2. How much money do you have available? Frankly, this has a major impact on your course of action. Family law is expensive. Some people will try to handle everything without a lawyer and that sometimes works. For people with children, assets, debts, retirement accounts, houses, investments, professional careers and assets from before the marriage, a lawyer is really necessary. Fortunately, there is a wide range of attorneys available.
As you check around, find out the hourly rate, the amount of retainer and whether credit cards can be used. Some attorneys will use a credit card authorization with monthly payments instead of requiring a large retainer to be maintained with the lawyer. Bottom Line: find an attorney who is affordable for you and your budget. There are good attorneys in all price ranges.
3. Do you want a shark, a negotiator or a reasonable litigator? To help you decide that, you need to answer some other questions. Do you want a friendly divorce, a big battle or a private negotiation? Do you want to take care of your soon-to-be ex, or to be taken care of? Do you want revenge or to inflict pain and get retribution for your spouse's misdeeds?
Keep in mind that if you hire an attorney who will take a scorched earth approach to your spouse, you will pay for it. All the extra threats, demands, hearings, depositions, discovery, pleadings and a trial cost a lot of money. You can inflict a lot of pain on your spouse, but it will severely deplete your assets. You have to decide if the revenge or punishment meted out is worth spending an extra $50,000 or $100,000 or more.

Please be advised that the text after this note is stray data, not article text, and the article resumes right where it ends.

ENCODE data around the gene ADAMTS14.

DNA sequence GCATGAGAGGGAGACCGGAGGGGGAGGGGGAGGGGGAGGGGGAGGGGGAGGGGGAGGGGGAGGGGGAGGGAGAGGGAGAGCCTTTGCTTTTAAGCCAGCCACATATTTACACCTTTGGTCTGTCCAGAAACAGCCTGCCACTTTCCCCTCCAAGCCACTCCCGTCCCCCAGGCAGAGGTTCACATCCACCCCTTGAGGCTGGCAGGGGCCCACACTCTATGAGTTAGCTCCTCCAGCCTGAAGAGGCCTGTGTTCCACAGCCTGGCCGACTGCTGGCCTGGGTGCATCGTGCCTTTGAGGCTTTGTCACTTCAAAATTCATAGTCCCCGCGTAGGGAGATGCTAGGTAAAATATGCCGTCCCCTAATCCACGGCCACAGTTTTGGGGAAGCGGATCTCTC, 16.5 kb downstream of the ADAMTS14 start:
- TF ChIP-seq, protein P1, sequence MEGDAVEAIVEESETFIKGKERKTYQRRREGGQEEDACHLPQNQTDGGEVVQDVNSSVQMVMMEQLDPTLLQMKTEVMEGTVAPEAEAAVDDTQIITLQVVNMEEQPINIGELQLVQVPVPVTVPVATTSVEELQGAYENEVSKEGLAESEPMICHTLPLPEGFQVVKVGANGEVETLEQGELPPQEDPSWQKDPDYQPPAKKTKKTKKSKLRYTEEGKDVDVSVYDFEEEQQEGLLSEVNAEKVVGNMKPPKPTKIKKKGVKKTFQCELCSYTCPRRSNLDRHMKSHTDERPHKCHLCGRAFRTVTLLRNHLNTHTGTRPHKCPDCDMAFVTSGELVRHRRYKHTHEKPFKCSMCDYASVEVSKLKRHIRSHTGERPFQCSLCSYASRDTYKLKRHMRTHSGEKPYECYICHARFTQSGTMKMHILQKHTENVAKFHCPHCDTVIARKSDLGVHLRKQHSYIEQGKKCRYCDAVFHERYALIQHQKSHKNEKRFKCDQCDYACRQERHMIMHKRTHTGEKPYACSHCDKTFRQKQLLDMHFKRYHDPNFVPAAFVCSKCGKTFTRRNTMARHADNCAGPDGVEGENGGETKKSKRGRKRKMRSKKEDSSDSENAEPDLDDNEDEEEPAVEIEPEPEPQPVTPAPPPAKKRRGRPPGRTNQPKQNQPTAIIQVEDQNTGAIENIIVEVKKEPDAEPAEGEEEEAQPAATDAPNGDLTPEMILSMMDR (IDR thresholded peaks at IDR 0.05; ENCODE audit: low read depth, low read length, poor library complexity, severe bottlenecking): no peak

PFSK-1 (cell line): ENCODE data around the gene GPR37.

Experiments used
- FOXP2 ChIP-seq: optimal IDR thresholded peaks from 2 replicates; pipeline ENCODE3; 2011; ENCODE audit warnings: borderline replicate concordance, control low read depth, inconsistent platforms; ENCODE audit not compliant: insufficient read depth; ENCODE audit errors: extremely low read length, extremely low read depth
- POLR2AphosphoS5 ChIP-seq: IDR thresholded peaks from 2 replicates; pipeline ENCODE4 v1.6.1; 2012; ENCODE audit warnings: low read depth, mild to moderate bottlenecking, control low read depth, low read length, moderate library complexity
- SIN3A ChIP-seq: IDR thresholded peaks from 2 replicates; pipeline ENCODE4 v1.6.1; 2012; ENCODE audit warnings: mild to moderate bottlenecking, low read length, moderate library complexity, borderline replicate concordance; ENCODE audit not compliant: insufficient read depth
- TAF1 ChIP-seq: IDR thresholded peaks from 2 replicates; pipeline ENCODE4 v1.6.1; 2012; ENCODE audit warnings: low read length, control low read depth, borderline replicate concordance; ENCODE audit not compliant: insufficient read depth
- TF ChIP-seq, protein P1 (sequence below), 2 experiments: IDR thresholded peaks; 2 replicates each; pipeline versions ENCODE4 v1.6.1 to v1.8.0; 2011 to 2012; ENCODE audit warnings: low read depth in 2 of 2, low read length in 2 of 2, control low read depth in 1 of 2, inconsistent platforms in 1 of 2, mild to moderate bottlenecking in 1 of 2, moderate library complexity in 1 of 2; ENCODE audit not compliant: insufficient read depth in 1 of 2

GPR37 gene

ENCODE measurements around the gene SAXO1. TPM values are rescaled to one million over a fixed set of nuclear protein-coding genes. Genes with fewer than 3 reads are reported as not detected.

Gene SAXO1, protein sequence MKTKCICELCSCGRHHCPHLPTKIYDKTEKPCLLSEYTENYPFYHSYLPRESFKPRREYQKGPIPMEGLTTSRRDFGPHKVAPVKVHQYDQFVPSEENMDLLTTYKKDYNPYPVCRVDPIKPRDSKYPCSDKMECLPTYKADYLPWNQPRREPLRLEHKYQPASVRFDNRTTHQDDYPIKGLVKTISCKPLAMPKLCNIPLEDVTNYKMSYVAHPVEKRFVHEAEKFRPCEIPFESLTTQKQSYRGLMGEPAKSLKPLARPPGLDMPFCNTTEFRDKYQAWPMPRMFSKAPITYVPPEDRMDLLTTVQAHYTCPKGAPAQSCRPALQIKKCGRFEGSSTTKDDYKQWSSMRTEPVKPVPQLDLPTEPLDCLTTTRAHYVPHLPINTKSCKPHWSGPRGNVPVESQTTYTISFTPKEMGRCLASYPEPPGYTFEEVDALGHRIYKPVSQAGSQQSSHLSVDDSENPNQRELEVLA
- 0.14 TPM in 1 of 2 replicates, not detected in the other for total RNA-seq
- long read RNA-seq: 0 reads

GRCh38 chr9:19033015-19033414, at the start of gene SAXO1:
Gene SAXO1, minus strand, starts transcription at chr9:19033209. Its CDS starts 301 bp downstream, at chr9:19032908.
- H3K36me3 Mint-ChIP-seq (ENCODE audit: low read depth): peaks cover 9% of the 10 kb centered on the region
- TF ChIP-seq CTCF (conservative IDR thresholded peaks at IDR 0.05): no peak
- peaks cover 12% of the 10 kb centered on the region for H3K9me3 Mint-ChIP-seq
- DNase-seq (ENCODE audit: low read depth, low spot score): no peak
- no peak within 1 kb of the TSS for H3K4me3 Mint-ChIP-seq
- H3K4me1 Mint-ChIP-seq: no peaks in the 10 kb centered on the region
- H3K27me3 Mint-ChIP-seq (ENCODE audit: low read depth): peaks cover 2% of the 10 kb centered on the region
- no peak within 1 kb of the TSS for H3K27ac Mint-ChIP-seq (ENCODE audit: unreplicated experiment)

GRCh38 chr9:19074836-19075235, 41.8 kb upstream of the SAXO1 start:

Once you have thought about your course of action, you need to consult with possible attorneys. So, how do you find the right attorney?
1. Get referrals. Talk with attorneys, other professionals and trusted friends and relatives, and ask who they like and trust. But, remember that what worked for someone else may or may not work for you. Follow up with the next two steps.
2. Go online. Research attorneys in your area online. Look at their qualifications and experience. Check out their web site. Read their blog if they have one. You can get a pretty good idea about an attorney by reading what he/she has to say and how it is written.
3. Check for chemistry. Meet with one or more attorneys and see if the chemistry feels right. Some very good attorneys work well with some people, but can never please some others. Go with your gut on this. If you feel comfortable and communicate well with the attorney, that's a good sign. If something doesn't feel right, try someone else.